A gang boss affiliated with an organized crime syndicate watched the Summer Grand Sumo Tournament in May at Tokyo’s Ryogoku Kokugikan in a special seat near the ring not for general sale, police and sumo officials said Sunday.
The revelation came after the Japan Sumo Association punished two stablemasters and disbanded the stable of one in late May for having given senior gang members tickets for past tournaments. The association has been stepping up efforts at eliminating ties with gangsters.
At the time, the gang members were found to have watched matches in special seats for which tickets are normally allocated to major individual and business supporters for hefty fees, during the Nagoya Grand Sumo Tournament in the central Japan city last July and the New Year Grand Sumo Tournament this January at Ryogoku Kokugikan.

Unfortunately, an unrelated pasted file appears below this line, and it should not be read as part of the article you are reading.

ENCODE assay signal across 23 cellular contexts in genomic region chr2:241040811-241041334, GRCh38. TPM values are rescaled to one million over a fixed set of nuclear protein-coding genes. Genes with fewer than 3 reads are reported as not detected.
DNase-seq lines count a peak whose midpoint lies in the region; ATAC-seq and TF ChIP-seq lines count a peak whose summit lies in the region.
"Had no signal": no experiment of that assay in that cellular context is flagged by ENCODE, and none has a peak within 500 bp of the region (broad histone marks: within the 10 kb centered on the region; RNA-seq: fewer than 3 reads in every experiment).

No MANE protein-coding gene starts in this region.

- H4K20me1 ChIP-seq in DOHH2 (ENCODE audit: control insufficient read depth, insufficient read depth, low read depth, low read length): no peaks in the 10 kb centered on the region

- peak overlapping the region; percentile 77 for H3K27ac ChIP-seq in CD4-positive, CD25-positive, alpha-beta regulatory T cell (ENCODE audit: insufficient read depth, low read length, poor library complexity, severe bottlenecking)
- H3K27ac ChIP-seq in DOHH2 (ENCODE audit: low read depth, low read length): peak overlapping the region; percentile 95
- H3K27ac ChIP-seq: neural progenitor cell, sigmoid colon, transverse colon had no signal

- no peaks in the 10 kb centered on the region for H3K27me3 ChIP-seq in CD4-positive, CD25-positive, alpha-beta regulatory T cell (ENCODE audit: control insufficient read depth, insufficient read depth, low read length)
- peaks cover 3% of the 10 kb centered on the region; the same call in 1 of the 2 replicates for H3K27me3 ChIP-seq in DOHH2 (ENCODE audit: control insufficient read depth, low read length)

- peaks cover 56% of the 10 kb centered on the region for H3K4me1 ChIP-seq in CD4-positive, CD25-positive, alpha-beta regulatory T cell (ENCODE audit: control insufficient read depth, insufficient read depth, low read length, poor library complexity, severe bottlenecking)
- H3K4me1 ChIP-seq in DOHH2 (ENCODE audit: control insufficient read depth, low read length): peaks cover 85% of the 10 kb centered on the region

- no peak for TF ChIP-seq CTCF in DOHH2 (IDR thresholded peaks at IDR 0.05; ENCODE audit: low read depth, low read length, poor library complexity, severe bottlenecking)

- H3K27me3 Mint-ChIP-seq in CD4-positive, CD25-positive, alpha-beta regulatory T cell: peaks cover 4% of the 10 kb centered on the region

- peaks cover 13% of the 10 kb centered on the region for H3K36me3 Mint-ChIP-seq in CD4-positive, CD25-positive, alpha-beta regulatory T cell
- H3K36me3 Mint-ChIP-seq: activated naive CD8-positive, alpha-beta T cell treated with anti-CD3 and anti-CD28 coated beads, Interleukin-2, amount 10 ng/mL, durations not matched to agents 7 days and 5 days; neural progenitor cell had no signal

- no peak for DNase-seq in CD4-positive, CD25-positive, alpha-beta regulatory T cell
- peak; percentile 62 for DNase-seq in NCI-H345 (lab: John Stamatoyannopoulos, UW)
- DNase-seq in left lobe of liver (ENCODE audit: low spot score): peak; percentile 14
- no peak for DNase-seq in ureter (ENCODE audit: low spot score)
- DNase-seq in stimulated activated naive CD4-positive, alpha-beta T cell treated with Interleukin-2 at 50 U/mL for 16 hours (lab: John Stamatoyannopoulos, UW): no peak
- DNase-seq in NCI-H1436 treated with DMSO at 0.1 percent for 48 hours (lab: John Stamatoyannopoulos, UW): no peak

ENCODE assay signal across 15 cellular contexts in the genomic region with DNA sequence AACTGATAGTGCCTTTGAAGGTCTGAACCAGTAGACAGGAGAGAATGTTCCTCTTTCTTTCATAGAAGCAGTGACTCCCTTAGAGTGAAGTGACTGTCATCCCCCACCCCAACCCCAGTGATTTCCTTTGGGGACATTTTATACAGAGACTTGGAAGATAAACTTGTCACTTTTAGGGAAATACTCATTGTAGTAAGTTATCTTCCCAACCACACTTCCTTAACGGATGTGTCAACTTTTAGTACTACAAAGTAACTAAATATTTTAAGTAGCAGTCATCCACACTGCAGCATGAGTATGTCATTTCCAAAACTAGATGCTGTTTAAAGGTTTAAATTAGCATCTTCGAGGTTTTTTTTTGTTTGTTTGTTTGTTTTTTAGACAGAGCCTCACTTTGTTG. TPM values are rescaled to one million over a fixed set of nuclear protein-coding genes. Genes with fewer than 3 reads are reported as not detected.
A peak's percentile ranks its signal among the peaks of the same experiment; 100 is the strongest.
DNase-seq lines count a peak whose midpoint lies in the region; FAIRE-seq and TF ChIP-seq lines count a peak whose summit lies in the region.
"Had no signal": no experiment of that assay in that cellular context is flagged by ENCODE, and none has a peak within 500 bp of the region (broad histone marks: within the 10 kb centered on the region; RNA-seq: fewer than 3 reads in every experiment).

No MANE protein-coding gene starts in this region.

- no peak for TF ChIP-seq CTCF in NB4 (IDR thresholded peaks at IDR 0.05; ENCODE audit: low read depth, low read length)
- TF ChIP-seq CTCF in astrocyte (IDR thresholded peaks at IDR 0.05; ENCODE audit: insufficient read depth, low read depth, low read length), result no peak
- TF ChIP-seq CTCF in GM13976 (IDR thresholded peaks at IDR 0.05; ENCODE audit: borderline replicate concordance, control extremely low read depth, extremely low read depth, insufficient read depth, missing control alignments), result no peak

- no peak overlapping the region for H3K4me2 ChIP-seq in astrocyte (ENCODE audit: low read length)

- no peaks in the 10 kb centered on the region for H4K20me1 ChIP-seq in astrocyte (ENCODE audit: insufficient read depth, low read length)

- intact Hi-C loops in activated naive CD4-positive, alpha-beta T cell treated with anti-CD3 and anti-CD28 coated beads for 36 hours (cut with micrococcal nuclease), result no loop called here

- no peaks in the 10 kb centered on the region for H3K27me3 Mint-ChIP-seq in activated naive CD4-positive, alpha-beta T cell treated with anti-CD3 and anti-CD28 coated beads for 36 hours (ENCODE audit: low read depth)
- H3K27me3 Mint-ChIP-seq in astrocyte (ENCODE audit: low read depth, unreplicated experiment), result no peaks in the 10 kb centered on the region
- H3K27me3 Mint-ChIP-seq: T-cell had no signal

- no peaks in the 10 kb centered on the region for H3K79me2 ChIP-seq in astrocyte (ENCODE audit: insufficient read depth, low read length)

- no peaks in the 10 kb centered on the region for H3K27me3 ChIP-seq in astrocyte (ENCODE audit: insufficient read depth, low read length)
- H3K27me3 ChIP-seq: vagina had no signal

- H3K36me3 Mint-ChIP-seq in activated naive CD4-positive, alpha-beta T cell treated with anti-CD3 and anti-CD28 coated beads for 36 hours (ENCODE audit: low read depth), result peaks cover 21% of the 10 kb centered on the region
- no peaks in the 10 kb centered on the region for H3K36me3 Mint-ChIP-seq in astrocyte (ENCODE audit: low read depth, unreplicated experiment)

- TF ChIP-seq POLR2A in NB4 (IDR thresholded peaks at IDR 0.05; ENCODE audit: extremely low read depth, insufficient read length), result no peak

Investigators with the Metropolitan Police Department are trying to find out whether the boss affiliated with the Tokyo-based Sumiyoshi-kai obtained the ticket for the May bouts via people who secured one of those handed over by supporters to the ticket booth or without involvement of the booth.
Police officers on duty found the boss clad in a suit and in a special seat behind the ringside on May 22, the 14th day of the 15-day meet, and confirmed with the sumo association he was not qualified to be in the seat, leading association staff to ask him to leave.
On May 27, the association imposed severe punishments of demoting stablemaster Kise, 40, whose real name is Naoto Sakamoto, disbanding his stable and reprimanding stablemaster Kiyomigata, 64, whose name is Kazuo Wada, over the scandal.
The association will try to find the right holder of the seat concerned in the case and consider possible punishment, a senior sumo official said.